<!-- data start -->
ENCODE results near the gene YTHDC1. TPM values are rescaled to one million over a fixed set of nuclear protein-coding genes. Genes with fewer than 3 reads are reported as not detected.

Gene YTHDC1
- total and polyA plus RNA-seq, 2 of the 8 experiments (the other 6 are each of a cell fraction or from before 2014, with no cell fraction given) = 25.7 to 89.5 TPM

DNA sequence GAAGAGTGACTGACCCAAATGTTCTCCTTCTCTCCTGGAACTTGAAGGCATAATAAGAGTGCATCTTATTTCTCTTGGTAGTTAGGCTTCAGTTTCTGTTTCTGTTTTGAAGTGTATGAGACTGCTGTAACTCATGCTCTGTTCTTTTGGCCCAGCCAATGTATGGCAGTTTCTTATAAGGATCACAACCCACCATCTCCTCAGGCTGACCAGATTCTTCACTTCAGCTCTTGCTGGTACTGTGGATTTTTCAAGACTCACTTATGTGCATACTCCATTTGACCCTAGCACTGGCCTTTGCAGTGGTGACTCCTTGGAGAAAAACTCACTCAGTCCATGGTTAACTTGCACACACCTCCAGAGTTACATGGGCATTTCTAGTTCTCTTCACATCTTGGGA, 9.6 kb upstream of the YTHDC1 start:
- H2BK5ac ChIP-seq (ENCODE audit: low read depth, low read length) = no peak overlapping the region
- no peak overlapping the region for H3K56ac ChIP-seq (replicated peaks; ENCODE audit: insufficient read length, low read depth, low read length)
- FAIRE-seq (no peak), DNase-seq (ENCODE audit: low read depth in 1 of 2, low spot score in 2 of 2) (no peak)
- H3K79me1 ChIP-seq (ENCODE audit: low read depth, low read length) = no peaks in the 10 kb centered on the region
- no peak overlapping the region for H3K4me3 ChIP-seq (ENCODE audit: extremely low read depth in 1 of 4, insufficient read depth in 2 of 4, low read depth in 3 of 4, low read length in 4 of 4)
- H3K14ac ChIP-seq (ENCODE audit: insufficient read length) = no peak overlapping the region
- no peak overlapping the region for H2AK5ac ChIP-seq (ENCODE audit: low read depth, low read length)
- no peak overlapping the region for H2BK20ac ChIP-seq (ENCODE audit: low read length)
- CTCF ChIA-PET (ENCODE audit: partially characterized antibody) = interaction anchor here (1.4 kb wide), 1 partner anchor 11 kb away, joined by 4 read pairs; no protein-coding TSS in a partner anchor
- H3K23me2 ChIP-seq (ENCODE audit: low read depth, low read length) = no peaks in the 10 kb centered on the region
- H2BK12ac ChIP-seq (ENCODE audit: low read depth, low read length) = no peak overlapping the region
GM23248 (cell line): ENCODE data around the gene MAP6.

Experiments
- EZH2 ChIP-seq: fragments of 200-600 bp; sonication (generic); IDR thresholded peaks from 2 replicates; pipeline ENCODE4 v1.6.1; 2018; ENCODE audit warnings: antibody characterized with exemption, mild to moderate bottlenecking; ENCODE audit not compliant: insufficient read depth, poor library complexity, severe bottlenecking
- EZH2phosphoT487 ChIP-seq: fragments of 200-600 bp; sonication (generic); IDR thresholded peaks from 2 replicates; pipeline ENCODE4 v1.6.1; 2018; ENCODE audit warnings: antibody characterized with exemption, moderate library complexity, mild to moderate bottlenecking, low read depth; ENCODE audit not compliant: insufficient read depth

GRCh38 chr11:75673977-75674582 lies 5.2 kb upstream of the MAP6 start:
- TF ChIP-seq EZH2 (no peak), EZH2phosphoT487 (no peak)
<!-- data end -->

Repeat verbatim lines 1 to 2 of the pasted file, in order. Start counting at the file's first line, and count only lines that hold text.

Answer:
ENCODE results near the gene YTHDC1. TPM values are rescaled to one million over a fixed set of nuclear protein-coding genes. Genes with fewer than 3 reads are reported as not detected.

Gene YTHDC1